Of course, software isn’t the only thing that matters – great hardware is critical. The Workswell WIRIS Pro offers high-quality thermal images, with a resolution 640×512 px. Other parameters are also important, and they include high thermal sensitivity, minimal temperature drift (even during long flights), and very high thermogram homogeneity.
Thanks to these properties, Workswell makes it easy to assemble large orthophotomaps in a given temperature spectrum. The problems can then be clearly and transparently localized and identified. Here, more than anywhere, a picture is worth a thousand words.
Workswell wiris pro detects Typical Green Roof Problems
Typical green roof (and facade) problems detected with Workswell WIRIS Pro thermal camera include:
- Vegetation stresses due to drought.
- Plant cover of less than 90%.
- Wilting, discolored, or dying vegetation due to disease, pests, or stress.
- Vegetation in need of maintenance, removal, or mowing.
- Standing water.
- Observable gullies and erosion.
- Cracked or leaking waterproof membrane.
LIKO-S – “living buildings” pioneer
LIKO-S is a Czech family-run manufacturing and construction business based in Slavkov, near the city of Brno. The company has pioneered the concept of “living buildings” based on natural thermal stabilization. LIKO-S assemble Living Buildings – storage halls, production halls, inhall units, and ventilated and green façades. LIKO-S insulate buildings with Smart Insulation.  The company cooperates with a number of research organizations in the Czech Republic and abroad.
The Workswell WIRIS Pro thermal camera helps LIKO-S develop and maintain green roofs and facades, increasing structural efficiency and durability. Vertical Images is an aerial service provider for LIKO-S.
„We bought our first thermal imaging camera from Workswell in 2014, and our second (WIRIS) in 2016. We have just expanded our sensory equipment with 2x WIRIS Pro cameras. Compared to the previous version, this is a major advancement in the utility software, RGB camera, and communication with various control units. We thank Workswell for the fast delivery and long-term support. Workswell thermal imagers are one of our basic working tools.“, Petr Lněnička, Vertical Images, CEO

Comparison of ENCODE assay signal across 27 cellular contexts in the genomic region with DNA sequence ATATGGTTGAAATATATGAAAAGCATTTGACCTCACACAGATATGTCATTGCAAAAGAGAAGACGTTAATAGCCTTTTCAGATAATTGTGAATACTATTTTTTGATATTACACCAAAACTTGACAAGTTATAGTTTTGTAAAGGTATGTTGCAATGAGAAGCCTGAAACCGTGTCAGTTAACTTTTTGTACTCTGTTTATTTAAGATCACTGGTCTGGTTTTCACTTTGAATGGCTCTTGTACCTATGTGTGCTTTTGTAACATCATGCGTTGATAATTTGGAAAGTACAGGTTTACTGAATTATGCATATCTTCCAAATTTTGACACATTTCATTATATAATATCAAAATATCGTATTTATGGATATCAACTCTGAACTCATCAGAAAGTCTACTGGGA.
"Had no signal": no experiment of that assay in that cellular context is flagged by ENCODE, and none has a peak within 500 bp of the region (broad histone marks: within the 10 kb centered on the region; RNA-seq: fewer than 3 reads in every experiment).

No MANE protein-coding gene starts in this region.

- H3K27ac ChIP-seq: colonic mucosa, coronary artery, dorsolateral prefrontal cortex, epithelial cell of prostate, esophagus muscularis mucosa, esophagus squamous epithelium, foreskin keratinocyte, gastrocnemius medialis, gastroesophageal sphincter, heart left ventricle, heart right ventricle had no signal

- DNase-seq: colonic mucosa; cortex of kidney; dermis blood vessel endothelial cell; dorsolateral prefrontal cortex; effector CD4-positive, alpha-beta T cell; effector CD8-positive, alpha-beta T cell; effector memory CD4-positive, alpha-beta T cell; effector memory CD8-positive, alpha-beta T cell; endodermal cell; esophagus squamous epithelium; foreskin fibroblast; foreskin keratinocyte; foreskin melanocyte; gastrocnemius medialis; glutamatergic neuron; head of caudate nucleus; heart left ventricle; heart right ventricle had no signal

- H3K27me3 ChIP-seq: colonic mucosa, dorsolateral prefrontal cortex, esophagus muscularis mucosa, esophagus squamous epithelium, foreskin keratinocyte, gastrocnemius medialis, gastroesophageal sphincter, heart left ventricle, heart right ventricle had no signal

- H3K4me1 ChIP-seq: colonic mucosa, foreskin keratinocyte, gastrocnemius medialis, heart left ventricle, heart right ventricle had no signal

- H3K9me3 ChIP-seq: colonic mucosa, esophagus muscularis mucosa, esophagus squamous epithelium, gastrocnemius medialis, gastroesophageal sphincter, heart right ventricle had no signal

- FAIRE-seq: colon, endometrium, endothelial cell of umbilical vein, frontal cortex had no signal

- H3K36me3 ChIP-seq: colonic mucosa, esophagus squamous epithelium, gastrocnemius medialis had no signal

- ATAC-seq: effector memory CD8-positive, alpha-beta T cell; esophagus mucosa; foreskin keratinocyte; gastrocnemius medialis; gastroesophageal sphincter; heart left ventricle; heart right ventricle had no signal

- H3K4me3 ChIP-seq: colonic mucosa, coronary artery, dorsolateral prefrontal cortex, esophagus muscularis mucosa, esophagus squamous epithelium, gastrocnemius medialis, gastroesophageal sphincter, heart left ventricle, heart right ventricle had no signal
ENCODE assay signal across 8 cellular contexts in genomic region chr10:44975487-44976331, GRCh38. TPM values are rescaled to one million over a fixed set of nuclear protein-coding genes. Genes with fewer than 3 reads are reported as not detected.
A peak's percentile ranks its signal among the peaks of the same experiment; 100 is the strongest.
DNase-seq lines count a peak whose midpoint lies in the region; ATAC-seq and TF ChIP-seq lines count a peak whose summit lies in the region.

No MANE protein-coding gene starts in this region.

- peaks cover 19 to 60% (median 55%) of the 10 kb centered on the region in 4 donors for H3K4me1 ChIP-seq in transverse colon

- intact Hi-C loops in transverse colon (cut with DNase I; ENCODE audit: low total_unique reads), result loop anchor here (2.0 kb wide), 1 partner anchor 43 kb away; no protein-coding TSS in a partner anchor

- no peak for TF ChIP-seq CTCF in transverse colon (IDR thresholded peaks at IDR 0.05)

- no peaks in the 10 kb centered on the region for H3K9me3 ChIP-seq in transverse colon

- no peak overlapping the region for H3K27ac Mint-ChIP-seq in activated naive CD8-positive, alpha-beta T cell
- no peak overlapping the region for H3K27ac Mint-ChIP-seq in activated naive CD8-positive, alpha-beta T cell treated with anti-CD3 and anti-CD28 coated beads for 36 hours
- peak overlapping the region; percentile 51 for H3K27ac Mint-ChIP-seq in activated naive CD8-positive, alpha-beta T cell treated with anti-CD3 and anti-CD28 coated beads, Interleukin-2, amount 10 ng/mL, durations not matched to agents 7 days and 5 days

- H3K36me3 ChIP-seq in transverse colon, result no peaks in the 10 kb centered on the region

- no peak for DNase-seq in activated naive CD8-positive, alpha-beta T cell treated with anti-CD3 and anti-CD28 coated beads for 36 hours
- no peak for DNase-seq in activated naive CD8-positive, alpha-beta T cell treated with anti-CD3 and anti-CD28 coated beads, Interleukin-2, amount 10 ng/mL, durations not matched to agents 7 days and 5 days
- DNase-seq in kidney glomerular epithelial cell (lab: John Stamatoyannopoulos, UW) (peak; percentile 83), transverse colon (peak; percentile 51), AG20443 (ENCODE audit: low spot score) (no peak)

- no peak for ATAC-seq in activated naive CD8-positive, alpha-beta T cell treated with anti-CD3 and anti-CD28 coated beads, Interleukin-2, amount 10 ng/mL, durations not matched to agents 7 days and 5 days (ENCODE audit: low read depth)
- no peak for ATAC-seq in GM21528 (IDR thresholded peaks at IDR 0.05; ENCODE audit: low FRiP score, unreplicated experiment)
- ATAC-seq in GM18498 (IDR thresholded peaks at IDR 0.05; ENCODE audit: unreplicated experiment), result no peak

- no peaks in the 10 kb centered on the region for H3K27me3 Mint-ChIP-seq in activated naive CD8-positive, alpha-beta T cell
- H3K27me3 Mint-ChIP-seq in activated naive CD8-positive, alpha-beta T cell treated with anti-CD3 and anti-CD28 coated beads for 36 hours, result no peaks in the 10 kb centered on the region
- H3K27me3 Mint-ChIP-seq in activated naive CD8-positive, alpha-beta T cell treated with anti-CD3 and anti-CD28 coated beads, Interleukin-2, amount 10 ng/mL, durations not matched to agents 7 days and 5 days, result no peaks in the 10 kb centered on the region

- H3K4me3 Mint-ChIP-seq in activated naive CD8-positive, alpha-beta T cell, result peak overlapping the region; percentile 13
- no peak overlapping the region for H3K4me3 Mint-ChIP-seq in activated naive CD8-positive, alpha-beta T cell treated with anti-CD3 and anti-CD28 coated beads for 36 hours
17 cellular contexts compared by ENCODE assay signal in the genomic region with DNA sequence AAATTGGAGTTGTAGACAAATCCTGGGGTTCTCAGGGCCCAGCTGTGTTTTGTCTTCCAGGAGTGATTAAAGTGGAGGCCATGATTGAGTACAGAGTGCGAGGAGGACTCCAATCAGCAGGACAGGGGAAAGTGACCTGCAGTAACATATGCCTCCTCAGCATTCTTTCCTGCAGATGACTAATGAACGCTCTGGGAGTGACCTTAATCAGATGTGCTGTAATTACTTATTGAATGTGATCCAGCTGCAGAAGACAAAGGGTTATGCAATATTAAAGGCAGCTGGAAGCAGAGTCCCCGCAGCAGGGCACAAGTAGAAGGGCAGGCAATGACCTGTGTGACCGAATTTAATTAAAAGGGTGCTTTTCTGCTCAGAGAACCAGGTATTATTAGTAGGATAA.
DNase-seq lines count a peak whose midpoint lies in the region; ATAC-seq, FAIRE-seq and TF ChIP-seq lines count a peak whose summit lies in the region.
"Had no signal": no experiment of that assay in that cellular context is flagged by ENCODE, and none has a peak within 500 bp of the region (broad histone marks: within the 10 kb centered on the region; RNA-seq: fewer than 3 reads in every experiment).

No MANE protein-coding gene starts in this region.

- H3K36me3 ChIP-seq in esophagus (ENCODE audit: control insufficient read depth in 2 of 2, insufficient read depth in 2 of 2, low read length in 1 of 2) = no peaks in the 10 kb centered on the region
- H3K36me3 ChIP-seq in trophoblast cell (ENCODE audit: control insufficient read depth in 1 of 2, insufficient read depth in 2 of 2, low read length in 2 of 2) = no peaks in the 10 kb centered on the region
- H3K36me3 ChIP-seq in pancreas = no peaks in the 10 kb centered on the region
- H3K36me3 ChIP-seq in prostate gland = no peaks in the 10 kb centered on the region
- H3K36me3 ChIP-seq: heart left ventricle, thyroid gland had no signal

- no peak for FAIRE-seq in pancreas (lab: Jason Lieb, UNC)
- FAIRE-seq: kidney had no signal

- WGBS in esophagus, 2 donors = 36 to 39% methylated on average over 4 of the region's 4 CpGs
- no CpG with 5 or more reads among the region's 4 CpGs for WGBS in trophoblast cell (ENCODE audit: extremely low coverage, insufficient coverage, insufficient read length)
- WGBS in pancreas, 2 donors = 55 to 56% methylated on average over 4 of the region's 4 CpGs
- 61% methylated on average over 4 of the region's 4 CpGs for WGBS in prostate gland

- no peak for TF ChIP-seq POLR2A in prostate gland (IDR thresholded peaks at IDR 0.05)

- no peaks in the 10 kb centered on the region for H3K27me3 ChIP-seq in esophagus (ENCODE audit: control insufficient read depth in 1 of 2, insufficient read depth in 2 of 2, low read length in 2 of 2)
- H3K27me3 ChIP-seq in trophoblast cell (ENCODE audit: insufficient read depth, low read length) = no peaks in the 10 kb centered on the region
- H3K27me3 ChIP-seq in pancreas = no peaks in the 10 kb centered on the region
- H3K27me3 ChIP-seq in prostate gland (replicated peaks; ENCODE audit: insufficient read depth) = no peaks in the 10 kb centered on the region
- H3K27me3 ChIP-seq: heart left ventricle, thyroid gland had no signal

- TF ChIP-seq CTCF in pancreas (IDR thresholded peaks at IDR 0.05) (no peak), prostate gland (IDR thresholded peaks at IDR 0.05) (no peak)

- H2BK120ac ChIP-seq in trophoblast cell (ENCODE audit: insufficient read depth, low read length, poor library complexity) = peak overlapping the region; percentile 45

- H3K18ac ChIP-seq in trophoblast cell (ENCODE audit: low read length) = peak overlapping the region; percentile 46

Li, W.C. and Yeung, K.K.A.- A comprehensive study of green roof performance from environmental perspective
 Li, W. (2013). A scenario planning approach for school green roofs to achieve stormwater management benefits: A case study of Brier’s Mill Run Subwatershed
 Santamouris, M. (2014). Cooling the cities – A review of reflective and green roof mitigation technologies to fight heat island and improve comfort in urban environments. Solar Energy, 103(Supplement C), 682–703.
 “University of Toronto – News@UofT – Green roofs in winter: Hot design for a cold climate”. 17 November 2005. Archived from the original on 11 April 2008. Retrieved 10 June 2008.
 Reducing Urban Heat Islands: Compendium of Strategies, Green Roofs. Available from:https://www.epa.gov/heat-islands
 Syumi Rafida Abdul Rahman, et al., Perception of Green Roof as a Tool for Urban Regeneration in a Commercial Environment: The Secret Garden, Malaysia, Procedia – Social and Behavioral Sciences, Volume 170, 27 January 2015, Pages 128-136